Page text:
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Photosensitive foods and drugs

Updated: Sep 25, 2023



Photosensitive Foods and Drugs

Photosensitivity is the term used to describe sensitivity to UV rays from sunlight and other light sources, such as indoor fluorescent light. I have to check people's skin with this condition before I do IPL treatments on them.


UVA triggers Phytophotodermatitis in the range of 320–380 nanometers

In descending order, these are the things I worry about the most.

IPL therapist doing treatment
photosensitive foods and drugs

Photosensitive foods and drugs

Many people use Alpha-hydroxy acids, Accutane or Retinol, Retin A for skin care. They see it as the end-all answer for everything. These skin care products can increase your risk of severe sunburn by stripping the outer layer of the skin if I am doing IPL on a client. I asked the client to stop using the product for several months before I did IPL.

Excessive Vitamin A also causes problems with IPL.


Photosensitive medication: They irritate the skin and cause a burn-like rash.

People taking antibiotics, i.e. doxycycline, tetracycline, ciprofloxacin, levofloxacin, ofloxacin, and trimethoprim, should be cautious of sun exposure.

Nonsteroidal anti-inflammatory drugs, like naproxen, can also cause sunburn-like skin reactions.

Sunscreen ingredient, benzophenone-3, can be allergenic, causing a severe rash. If you believe you are sensitive to the sun, look for a high SPF without oxybenzone or benzophenone-3 listed in the ingredients.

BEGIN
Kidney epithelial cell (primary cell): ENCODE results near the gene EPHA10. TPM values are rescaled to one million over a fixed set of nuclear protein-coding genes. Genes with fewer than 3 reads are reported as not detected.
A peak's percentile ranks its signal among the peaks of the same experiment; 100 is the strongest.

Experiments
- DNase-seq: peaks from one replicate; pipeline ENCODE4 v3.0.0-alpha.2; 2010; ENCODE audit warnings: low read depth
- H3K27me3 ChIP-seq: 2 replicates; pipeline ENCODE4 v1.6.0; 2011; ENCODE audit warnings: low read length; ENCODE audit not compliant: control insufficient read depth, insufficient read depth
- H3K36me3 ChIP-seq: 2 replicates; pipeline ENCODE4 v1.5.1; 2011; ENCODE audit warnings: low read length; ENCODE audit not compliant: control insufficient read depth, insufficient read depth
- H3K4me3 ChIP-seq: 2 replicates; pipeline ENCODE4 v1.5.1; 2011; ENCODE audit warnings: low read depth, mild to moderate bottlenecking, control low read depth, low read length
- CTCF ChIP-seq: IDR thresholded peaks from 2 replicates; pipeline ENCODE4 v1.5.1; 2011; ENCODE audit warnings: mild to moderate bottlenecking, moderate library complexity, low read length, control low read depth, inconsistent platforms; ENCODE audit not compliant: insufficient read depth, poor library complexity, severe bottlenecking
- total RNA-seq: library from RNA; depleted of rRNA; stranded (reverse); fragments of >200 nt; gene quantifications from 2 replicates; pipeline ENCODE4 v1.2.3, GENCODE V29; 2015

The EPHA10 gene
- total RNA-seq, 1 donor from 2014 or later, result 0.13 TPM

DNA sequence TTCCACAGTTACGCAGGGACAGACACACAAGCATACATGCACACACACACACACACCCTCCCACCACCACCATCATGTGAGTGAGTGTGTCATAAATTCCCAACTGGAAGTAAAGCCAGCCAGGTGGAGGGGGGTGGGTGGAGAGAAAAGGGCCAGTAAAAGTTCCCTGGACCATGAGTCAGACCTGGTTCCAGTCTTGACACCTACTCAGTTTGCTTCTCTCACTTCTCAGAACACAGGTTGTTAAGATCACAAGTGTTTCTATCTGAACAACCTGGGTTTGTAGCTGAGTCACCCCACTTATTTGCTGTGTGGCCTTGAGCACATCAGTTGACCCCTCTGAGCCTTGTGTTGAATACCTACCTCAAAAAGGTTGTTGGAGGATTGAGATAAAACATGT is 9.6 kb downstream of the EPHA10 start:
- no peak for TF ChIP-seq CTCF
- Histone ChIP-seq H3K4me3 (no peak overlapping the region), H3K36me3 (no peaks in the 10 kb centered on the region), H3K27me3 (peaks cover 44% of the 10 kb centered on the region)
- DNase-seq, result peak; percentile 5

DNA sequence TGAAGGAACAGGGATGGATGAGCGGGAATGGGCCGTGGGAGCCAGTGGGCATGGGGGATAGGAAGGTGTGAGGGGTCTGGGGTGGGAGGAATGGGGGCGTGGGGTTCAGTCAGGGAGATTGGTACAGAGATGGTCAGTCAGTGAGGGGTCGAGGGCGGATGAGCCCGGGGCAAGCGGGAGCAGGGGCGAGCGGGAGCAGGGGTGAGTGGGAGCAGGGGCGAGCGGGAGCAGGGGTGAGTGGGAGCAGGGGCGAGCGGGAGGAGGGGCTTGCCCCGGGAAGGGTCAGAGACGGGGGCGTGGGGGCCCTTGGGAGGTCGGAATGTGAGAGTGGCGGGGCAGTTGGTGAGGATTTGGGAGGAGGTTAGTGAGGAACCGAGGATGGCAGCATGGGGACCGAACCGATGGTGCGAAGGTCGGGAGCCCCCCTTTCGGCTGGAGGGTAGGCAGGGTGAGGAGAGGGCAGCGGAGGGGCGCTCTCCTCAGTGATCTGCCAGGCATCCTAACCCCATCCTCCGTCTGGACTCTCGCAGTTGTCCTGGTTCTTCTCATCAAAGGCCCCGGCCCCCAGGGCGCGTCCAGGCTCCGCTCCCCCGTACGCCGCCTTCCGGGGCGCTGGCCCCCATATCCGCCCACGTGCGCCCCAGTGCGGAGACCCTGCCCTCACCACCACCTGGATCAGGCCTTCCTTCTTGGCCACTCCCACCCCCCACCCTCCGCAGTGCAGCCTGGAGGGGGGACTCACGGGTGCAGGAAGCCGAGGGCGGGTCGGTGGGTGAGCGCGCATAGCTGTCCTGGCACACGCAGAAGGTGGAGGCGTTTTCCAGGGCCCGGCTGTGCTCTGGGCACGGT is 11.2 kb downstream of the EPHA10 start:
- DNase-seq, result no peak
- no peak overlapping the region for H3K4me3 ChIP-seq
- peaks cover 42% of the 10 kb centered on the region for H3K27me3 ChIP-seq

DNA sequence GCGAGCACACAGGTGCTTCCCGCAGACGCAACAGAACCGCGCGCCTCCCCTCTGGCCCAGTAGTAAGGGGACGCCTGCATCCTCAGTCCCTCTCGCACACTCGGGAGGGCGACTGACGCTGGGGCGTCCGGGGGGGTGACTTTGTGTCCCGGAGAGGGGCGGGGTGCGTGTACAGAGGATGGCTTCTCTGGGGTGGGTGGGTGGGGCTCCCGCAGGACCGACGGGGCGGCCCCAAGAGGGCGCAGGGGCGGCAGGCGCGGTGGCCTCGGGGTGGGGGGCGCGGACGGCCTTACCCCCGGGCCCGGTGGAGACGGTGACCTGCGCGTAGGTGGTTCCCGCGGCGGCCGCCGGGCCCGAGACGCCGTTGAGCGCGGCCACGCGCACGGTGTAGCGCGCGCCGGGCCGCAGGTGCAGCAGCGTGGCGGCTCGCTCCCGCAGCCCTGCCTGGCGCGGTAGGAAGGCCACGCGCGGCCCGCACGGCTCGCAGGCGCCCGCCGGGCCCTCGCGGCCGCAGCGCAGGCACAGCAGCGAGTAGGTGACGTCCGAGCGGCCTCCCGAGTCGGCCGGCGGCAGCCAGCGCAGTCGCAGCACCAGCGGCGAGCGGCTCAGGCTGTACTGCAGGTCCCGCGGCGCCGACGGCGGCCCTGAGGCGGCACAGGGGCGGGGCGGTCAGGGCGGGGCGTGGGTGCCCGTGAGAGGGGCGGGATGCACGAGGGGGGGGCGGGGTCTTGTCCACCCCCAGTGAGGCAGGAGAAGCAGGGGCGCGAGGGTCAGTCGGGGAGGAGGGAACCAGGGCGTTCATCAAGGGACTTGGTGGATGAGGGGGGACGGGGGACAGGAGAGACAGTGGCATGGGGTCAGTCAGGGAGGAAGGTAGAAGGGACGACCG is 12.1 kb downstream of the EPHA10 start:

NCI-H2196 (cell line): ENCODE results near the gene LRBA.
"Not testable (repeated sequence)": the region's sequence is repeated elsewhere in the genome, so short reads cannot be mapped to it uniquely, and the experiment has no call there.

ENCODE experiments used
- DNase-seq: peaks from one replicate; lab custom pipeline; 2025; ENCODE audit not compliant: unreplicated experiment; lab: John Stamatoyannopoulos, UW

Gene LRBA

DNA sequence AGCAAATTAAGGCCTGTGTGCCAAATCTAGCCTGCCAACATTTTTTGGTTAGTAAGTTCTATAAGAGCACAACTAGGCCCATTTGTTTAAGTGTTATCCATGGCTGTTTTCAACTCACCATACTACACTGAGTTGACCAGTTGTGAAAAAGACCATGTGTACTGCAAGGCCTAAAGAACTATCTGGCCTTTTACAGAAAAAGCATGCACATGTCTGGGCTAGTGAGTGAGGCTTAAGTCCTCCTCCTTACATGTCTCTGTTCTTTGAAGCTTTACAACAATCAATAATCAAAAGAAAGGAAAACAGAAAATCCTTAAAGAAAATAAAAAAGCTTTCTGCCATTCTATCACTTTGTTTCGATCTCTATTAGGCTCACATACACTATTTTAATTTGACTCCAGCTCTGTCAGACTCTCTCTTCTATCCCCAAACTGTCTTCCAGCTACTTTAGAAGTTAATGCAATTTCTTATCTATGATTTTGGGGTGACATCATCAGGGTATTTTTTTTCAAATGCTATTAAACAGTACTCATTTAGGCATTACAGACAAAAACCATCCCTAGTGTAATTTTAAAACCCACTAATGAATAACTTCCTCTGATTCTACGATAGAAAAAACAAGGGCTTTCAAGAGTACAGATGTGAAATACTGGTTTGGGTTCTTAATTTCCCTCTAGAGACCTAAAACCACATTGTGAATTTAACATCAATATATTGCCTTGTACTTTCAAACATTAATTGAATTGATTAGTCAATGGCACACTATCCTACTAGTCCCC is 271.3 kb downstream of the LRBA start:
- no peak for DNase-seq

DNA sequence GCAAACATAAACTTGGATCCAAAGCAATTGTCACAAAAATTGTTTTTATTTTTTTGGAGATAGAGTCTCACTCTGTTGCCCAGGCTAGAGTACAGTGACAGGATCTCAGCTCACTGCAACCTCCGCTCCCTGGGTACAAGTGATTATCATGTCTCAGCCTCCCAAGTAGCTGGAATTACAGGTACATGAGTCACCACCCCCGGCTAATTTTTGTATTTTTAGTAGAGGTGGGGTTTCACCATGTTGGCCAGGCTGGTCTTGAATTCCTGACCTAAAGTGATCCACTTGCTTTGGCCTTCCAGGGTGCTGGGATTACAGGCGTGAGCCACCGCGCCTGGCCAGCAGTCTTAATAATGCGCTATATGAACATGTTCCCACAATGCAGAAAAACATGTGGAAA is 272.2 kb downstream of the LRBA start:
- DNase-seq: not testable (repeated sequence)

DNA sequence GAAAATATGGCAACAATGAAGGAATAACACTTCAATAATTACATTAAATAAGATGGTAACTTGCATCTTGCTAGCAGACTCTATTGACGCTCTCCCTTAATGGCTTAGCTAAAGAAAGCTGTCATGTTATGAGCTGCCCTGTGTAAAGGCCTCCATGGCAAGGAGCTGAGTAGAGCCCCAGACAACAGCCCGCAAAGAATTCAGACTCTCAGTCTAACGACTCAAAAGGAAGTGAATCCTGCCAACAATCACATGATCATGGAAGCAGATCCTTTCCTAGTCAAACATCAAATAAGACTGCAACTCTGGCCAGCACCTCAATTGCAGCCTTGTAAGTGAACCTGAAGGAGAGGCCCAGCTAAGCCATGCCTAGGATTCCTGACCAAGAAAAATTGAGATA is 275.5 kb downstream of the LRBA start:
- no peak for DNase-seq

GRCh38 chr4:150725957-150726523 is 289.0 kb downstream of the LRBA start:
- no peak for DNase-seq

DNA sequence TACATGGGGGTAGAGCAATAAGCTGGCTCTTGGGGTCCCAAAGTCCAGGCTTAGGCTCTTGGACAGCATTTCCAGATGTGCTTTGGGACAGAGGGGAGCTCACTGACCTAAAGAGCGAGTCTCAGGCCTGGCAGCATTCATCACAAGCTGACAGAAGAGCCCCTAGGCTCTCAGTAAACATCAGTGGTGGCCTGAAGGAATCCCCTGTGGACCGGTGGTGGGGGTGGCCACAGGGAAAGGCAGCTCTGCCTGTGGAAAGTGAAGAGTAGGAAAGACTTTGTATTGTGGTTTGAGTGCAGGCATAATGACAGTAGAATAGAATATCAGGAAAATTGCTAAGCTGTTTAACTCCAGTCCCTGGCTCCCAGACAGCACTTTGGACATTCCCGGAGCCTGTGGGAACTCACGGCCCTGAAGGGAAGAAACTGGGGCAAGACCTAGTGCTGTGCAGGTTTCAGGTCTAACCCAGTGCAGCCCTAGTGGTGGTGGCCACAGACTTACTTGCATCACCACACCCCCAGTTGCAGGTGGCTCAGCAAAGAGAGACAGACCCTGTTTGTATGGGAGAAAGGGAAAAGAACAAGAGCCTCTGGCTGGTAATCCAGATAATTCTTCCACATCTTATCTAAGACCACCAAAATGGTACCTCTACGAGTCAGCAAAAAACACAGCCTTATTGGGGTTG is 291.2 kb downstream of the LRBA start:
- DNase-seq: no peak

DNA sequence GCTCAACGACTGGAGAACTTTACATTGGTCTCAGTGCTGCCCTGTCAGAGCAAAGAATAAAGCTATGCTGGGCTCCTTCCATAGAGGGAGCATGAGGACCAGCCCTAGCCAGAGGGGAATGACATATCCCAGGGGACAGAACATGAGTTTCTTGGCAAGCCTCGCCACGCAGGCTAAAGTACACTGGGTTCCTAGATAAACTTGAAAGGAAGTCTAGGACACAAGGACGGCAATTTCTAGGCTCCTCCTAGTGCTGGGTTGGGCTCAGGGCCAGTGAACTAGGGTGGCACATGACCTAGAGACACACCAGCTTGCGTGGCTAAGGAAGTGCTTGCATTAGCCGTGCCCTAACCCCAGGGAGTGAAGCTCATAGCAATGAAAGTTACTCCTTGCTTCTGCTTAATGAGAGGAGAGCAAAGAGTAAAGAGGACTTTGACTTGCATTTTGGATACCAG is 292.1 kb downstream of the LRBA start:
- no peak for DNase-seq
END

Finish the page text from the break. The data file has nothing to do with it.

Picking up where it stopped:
Antihistamines and allergy medications that contain diphenhydramine, like Benadryl, can cause sun sensitivity.

Foods can also cause photosensitivity:

Lime, celery, dill, fennel, parsley, figs, mango peel, artichoke, lettuce, and endive.


Artificial sweeteners: calcium cyclamate, cyclamates, or sodium cyclohexyl sulfamate can also contribute to photosensitivity.


Herbal remedies: Avoid St. John’s Wort and Gingko Biloba, especially if you take photosensitive medication.


Essential oils: bergamot orange, bitter orange, lavender, lemon verbena, musk, rosemary, or sandalwood can make your skin more reactive to the sun.


Flowers and Weeds: Wild carrot, (Queens Anne Lace), False bishop’s weed, Hogweeds and the Cow Parsnips, Persian Hogweed, Burning Bush, Arnica, Chrysanthemum, Dandelion, Marigold, and Sunflower, Dahlia, Chicory, Lovage, Angelica, Yarrow, Winter wheat (cattle), Medicago (alfalfa), Brassica (mustards), and Kochia scoparia (fireweed)

.

Perfumes, body scrubs, peels or exfoliants can increase your skin’s sensitivity. Stop using your bouquet a day or two before and exfoliating before exposure to the sun.


People with rheumatoid conditions like lupus can be both cutaneous (skin) and systemic lupus. This autoimmune disease may cause photosensitivity. They can experience rashes, fever, fatigue, joint pain, and other symptoms.

Some forms of Psoriasis and Eczema are also irritated by the sun.

Vitiligo can also worsen with sun exposure.




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